For African Americans in North Carolina, attempting to cast a ballot is increasingly a convoluted obstacle course. Ever since the state passed the Voter Information Verification Act in 2012, which made photo ID mandatory and ended Election Day voter registration, the path to the polling booth has become trickier. Now researchers for insightus, a North Carolina-based data analysis nonprofit, have released a new report that adds to our understanding of just how tough it’s become for African Americans to vote in the state. Turns out, it takes longer for them to get to the polling booth than it used to, too.
The insightus report finds, for example, that there are actually three more early-voting polling locations in the state than there were in 2012. But despite those additions, early-voting locations are now located farther away from black communities than they were before. The average white voter's distance from the nearest early-voting site increased by just a few yards in 2014, while the average distance for black voters increased by a quarter mile.
Now consider this: An estimated 16 percent of black households in North Carolina do not have access to an automobile, while only 4 percent of white households do not. Blacks who work outside the home are also three times more likely than whites to rely on public transportation. These two charts, from the report, show how such racial disparities play out on a per-county basis in North Carolina.
William Busa, president of insightus, calls this difference “electoral apartheid” in his organization’s report. The “distance-to-poll” disparity finding suggests a poll tax placed on black voters thanks to the disproportionate burden they carry throughout the state in terms of time and money spent trying to get to the polls.
Distance-to-poll also matters to friends of an equitable society because it represents a cost of voting. That cost is measured not merely in the gasoline consumed, or the bus fare, or the shoe leather invested in traveling to the poll, but also in what an economist would call the opportunity cost involved. Time spent traveling to the poll and waiting in line is time not spent at work, and therefore income not earned. That's a cost which weighs far more heavily on low income voters, like the counter worker at McDonald's, than it does on affluent voters such as the owner of a fast-food franchise. Viewed in this light, inequitable distance-to-poll changes amount to a kind of poll tax—something which an abundance of case law has established is unconstitutional.
Chris Kromm, at the North Carolina-based Institute for Southern Studies, recently wrote about another study, this one from Cal Tech and MIT, that further quantifies the costs and burdens placed on voters due to long waits to vote. Reducing the number of opportunities to vote by cutting early-voting hours or changing/closing polling locations leads to longer waits in line—another cost to tack on top of the long trip to get there. Southern states, including North Carolina, carry some of the longest wait times for voters. According to the report, long waits during the 2012 election ended up costing the nation over $544 million in lost hourly wages and economic productivity.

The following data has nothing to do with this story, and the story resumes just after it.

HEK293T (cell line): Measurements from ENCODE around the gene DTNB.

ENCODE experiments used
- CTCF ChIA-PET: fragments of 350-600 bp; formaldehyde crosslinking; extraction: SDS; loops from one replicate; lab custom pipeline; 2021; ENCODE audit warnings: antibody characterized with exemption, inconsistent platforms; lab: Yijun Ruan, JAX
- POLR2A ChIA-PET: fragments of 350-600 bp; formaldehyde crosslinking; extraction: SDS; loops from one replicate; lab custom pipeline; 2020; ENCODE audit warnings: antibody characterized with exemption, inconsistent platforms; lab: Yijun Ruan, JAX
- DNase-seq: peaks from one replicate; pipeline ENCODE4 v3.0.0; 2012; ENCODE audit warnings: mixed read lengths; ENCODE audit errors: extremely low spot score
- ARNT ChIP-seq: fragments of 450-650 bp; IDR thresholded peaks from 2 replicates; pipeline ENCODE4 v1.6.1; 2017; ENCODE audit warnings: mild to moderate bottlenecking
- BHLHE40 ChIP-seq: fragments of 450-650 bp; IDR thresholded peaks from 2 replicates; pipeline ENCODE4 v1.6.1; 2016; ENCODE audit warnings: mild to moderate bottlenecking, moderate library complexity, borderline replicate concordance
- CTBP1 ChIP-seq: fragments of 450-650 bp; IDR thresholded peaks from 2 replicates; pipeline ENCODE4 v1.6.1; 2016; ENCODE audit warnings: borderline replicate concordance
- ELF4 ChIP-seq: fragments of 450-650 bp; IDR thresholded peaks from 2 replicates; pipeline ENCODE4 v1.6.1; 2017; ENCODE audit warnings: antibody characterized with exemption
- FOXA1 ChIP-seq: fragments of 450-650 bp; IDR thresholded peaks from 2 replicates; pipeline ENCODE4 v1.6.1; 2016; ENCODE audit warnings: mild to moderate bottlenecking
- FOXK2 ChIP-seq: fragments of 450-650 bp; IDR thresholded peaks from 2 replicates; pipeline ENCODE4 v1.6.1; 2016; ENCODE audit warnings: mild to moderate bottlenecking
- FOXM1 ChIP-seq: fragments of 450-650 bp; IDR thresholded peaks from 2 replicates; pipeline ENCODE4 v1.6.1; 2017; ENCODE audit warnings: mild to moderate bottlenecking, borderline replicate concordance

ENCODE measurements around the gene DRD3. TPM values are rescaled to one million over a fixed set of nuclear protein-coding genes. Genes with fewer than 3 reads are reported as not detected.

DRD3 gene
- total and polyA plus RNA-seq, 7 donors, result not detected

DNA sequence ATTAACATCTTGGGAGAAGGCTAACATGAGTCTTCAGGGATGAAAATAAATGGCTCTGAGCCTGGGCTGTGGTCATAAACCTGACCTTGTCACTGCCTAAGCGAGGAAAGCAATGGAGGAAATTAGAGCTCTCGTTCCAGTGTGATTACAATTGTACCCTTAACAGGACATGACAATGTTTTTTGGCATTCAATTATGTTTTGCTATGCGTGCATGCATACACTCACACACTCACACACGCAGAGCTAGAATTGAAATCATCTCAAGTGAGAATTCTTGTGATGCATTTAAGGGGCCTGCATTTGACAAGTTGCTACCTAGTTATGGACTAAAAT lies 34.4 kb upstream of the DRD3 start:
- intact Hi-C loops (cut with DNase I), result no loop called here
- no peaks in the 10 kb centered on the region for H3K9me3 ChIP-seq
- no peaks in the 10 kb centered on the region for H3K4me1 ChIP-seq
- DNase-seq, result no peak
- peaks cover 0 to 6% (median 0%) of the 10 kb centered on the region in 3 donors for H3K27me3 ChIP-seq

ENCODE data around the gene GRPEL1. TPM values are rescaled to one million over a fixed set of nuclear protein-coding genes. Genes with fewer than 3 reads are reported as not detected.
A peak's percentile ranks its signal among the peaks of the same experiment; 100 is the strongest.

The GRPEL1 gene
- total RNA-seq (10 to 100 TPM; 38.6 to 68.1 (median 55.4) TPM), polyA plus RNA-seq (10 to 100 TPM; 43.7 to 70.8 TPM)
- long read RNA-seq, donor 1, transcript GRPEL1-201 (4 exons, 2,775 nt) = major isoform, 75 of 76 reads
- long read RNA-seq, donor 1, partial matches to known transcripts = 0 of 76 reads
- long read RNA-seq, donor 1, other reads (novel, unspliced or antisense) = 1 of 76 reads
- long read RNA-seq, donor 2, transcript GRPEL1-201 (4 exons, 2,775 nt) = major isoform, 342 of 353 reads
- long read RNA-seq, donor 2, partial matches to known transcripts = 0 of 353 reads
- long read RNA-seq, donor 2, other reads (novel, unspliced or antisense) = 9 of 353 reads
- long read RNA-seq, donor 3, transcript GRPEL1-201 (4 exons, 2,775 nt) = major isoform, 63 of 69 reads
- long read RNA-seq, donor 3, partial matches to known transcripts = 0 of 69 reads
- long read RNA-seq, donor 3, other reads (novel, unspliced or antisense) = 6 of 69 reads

Decisions about where polling stations are placed are made within each county, and North Carolina’s county officials relocated 114 of the state’s 364 early-voting polling stations since 2012. Changes like that often go unnoticed, sometimes because they, as MSNBC’s Zachary Roth writes, play out “as a series of separate, apparently minor local-level tweaks.”
Below are a couple of maps from Busa’s report that show what the voter-commuter poll tax looks like in some of those counties for black voters.
Orange County, North Carolina, pictured below, is a Democratic enclave where the city of Chapel Hill and the University of North Carolina are both located. One early-voting site that was once right on the UNC campus was relocated deeper inside Chapel Hill, which makes voting for college students more inconvenient. Black college students in the state have amped up their mobilization around voting issues the past few years because of problems like this.
Mecklenberg County, captured below, is heavily segregated both racially and economically. Median household incomes in this county among African Americans are just half that of whites. Barack Obama won the county in the past two elections by wide margins. But today, with fewer early-voting sites in black communities than there were in 2012, African Americans there have longer trips to the polls—with an average distance of .2 miles for black voters compared to .03 miles for white voters.
Busa writes in his report that though that gap may seem small, it’s a distance that can make a difference in the upcoming election when combined with other election-law changes.
A voter ID requirement here, a paring of early-voting days there, the confusion everywhere of discovering that last election's site has disappeared, and much more. Add to the mix that two-tenths-of-a-mile increase in distance-to-poll—almost beneath notice in isolation—and a knife edge-balanced county like Mecklenburg can almost be relied upon to fall the way the party in power wishes it to.
This article is from the archive of our partner CityLab.
This article is part of our Next America: Communities project, which is supported by a grant from Emerson Collective.